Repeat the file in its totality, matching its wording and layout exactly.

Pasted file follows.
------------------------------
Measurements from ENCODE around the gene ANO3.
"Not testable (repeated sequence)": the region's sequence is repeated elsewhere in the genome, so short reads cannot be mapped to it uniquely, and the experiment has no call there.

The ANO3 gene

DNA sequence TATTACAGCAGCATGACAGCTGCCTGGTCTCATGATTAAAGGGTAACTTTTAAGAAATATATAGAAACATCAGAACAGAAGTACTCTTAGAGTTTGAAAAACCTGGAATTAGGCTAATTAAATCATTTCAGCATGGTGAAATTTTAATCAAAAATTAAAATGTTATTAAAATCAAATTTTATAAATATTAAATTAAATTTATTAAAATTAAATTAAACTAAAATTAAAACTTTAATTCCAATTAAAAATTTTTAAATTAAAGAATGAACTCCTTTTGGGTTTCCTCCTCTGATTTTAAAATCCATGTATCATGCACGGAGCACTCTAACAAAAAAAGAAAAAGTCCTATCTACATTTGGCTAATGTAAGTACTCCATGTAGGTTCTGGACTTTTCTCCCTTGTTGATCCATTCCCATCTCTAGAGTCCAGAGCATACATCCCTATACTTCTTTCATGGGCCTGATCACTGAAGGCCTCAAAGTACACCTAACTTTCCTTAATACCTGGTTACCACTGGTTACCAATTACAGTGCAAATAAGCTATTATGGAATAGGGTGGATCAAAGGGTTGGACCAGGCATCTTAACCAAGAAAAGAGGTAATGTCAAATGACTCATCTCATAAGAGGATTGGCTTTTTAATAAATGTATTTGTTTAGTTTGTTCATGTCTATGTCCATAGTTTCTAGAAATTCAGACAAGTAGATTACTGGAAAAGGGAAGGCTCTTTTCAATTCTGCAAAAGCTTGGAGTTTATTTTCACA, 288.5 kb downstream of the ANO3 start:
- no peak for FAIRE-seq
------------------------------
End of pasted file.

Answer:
Measurements from ENCODE around the gene ANO3.
"Not testable (repeated sequence)": the region's sequence is repeated elsewhere in the genome, so short reads cannot be mapped to it uniquely, and the experiment has no call there.

The ANO3 gene

DNA sequence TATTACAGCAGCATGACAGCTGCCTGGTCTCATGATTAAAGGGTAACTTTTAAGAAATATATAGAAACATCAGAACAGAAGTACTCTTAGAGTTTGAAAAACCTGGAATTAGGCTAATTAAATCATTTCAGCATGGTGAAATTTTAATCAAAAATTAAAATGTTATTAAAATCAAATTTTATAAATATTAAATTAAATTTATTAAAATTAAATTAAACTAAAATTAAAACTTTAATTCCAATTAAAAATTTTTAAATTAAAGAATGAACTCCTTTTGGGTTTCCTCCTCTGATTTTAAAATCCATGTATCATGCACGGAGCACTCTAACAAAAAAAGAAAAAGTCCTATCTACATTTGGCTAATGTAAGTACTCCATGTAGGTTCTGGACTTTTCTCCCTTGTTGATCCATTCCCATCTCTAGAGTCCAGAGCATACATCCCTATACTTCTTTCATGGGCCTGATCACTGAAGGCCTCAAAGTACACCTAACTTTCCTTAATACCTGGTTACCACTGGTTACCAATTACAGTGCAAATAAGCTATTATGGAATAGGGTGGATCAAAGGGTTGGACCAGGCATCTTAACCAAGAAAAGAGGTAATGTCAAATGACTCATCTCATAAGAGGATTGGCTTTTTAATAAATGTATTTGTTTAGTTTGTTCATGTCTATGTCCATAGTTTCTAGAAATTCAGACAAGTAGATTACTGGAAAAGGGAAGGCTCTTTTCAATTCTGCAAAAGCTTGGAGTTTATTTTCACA, 288.5 kb downstream of the ANO3 start:
- no peak for FAIRE-seq